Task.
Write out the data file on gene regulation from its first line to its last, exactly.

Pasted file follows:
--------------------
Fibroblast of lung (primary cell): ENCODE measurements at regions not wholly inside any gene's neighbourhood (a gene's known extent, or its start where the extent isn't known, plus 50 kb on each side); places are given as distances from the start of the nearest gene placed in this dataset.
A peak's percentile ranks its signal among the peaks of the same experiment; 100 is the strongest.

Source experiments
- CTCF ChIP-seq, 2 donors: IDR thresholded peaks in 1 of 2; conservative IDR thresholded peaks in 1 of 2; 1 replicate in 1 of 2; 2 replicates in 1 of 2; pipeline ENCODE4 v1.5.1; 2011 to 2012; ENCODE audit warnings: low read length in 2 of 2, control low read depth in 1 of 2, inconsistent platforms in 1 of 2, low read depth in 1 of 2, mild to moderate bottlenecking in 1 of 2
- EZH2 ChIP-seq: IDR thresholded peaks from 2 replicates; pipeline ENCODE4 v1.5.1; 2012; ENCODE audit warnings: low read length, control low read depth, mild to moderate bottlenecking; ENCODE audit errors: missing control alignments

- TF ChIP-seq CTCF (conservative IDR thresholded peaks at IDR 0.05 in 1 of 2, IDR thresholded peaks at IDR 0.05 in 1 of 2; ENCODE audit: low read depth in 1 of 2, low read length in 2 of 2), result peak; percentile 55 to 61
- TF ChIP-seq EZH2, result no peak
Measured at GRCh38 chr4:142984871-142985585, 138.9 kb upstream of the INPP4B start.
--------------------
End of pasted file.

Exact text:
Fibroblast of lung (primary cell): ENCODE measurements at regions not wholly inside any gene's neighbourhood (a gene's known extent, or its start where the extent isn't known, plus 50 kb on each side); places are given as distances from the start of the nearest gene placed in this dataset.
A peak's percentile ranks its signal among the peaks of the same experiment; 100 is the strongest.

Source experiments
- CTCF ChIP-seq, 2 donors: IDR thresholded peaks in 1 of 2; conservative IDR thresholded peaks in 1 of 2; 1 replicate in 1 of 2; 2 replicates in 1 of 2; pipeline ENCODE4 v1.5.1; 2011 to 2012; ENCODE audit warnings: low read length in 2 of 2, control low read depth in 1 of 2, inconsistent platforms in 1 of 2, low read depth in 1 of 2, mild to moderate bottlenecking in 1 of 2
- EZH2 ChIP-seq: IDR thresholded peaks from 2 replicates; pipeline ENCODE4 v1.5.1; 2012; ENCODE audit warnings: low read length, control low read depth, mild to moderate bottlenecking; ENCODE audit errors: missing control alignments

- TF ChIP-seq CTCF (conservative IDR thresholded peaks at IDR 0.05 in 1 of 2, IDR thresholded peaks at IDR 0.05 in 1 of 2; ENCODE audit: low read depth in 1 of 2, low read length in 2 of 2), result peak; percentile 55 to 61
- TF ChIP-seq EZH2, result no peak
Measured at GRCh38 chr4:142984871-142985585, 138.9 kb upstream of the INPP4B start.